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The Battalion

The Student News Site of Texas A&M University - College Station

The Battalion

The Student News Site of Texas A&M University - College Station

The Battalion

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Twitter takes the field

Although Texas A&M’s record sits at 5-2, the Aggie twittersphere has reacted with sharp criticism towards the players and coaches. Since the offense posted just three points last week and accounted for three pick-sixes the week before, Kyle Allen and offensive coordinator Jake Spavital continue to take blows on social media.

However, the Aggie coaches and players refuse to allow the negativity to hamper their preparation for Saturday’s home matchup against South Carolina.

“I don’t listen to the outside, so I could care less what they say,” wide receiver Ricky Seals-Jones said at Tuesday’s news conference. “Our team, we’re going to focus on us and get ready for this week’s game.”

Sophomore safety Armani Watts, who recorded a whopping 20 tackles last week against Ole Miss, echoed a similar statement.

“It’s just all about what we feel like in the locker room, nothing matters outside of the locker room,” Watts said. “If we stick together then we can really take it forward.”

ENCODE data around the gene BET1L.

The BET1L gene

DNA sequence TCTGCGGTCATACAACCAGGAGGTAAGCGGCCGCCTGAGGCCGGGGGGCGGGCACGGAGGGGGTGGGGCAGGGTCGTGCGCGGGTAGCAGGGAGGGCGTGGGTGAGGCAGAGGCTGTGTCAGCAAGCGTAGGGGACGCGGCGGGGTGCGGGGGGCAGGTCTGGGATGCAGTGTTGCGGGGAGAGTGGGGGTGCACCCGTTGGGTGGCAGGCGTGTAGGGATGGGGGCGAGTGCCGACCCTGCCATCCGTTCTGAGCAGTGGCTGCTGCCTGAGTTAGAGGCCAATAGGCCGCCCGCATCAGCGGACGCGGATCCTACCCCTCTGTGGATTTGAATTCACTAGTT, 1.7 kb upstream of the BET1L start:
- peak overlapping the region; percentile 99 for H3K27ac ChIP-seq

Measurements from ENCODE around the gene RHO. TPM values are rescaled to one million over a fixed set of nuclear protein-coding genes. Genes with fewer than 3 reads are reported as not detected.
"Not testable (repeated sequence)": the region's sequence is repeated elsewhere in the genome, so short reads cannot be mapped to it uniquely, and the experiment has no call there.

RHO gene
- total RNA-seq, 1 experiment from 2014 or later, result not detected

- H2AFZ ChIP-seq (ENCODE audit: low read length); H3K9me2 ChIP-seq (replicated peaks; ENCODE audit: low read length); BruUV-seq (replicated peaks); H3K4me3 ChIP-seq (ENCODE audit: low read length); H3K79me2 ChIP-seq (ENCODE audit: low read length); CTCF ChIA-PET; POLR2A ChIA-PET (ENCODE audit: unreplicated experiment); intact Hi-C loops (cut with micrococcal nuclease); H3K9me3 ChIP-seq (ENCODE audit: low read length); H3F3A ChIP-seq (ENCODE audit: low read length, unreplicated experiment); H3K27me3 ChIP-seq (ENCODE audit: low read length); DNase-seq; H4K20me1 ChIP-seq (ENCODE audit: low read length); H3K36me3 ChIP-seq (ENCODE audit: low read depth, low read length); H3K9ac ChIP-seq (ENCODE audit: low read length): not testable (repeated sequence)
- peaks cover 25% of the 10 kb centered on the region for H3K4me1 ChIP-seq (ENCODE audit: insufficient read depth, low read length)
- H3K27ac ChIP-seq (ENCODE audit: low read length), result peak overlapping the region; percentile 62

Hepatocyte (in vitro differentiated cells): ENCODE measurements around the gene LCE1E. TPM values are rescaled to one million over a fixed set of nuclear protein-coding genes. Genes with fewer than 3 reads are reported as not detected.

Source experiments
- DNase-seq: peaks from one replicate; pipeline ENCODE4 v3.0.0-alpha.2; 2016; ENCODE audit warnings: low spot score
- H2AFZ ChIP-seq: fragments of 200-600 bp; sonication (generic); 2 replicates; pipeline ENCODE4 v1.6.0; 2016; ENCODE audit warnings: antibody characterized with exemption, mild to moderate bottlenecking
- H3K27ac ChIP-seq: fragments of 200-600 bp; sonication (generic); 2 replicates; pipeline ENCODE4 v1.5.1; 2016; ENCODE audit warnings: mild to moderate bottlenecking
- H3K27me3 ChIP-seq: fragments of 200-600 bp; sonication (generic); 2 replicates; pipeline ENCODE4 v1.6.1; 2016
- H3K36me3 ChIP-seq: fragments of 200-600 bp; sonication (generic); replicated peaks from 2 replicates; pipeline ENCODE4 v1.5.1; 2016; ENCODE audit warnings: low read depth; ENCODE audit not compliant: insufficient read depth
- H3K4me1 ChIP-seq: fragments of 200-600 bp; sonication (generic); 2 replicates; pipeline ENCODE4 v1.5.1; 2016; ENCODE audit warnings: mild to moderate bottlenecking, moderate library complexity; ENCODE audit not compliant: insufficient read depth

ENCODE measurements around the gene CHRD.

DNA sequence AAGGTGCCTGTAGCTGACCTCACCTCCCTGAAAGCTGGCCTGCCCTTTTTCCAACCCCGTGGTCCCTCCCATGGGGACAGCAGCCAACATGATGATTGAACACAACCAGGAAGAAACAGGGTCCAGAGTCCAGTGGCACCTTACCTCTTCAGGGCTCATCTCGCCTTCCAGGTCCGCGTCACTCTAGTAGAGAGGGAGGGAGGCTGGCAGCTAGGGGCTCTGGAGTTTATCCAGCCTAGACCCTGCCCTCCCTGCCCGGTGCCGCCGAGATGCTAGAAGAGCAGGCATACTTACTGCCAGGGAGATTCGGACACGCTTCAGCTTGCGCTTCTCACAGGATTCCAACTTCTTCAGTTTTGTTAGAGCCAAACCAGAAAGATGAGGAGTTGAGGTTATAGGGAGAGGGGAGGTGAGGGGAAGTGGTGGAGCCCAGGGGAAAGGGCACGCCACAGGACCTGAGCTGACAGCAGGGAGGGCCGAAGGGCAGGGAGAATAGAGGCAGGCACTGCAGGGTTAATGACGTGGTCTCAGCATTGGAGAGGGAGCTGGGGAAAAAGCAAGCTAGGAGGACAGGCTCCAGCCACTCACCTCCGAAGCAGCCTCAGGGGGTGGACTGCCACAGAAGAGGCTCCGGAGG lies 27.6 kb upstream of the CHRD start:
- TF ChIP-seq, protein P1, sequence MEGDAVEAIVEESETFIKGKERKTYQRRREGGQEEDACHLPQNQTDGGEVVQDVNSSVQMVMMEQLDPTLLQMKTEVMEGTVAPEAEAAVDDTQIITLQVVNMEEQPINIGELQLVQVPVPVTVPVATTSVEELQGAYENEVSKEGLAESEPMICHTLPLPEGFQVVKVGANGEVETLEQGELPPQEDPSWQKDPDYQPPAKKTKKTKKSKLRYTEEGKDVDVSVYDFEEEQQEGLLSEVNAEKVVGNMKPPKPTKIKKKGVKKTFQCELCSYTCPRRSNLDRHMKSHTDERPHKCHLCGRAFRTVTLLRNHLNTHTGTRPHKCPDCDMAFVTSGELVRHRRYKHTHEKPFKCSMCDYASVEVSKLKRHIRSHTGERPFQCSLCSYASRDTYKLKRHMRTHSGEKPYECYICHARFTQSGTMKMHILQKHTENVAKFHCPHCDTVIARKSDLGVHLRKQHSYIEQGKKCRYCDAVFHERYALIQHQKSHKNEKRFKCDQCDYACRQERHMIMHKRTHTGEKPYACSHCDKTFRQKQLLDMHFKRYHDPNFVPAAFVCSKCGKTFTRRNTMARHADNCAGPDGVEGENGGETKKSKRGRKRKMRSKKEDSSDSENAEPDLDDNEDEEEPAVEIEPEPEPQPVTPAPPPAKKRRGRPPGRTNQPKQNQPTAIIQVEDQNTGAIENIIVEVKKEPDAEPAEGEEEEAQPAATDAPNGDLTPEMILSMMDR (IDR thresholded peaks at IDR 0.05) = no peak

Spavital has received the majority of the disappoving tweets, and the hashtag #FireSpav can be dated as early as the 2014 season. But when head coach Kevin Sumlin was asked about his offensive coordinator, he said Spavital would retain his play calling duties.

“It’s been up and down. Up until week five there was not any question,” Sumlin said. “It’s not one person. It’s not just one guy. It’s not one situation. Can we be better? Yes. That’s why we are making some [schematic] changes. That’s all part of it.” 

The social media uproar has highlighted what the issues are and Sumlin said they’ve made changes to fix those problems.

“In this business you’re only as good as your last outing,” Sumlin said. “Our last two have not been very good. We’ve made some changes, we’ll get rolling and we’ll see. We’ll see five weeks from now what the thought process is.”

Senior offensive lineman Joe Cheek said the reason not to place any value on social media is plenty of fans are just the  “fair-weather” variety — they support the Aggies when they are winning but are negative when A&M is struggling.

“Starting from the beginning of the season, it seemed that a lot of people weren’t with us from the start,” Cheek said. “I don’t even know what’s going on. I know people aren’t happy, but it doesn’t change. They weren’t with us from the start. Why does it matter now? You can’t listen to that — it can affect you if you get too into it, but definitely don’t listen to it.”

Despite the negative online feedback, the team is focused on only one thing right now — winning against South Carolina. 

“No offense, but social media is part of media — they’re gonna say what they want to say,” senior cornerback Brandon Williams said. “Stuff like that, we don’t let that affect how we play or what we do. A family does not let outside rumors and stuff like that affect what we’ve got going on inside, so it’s not a big deal.” 

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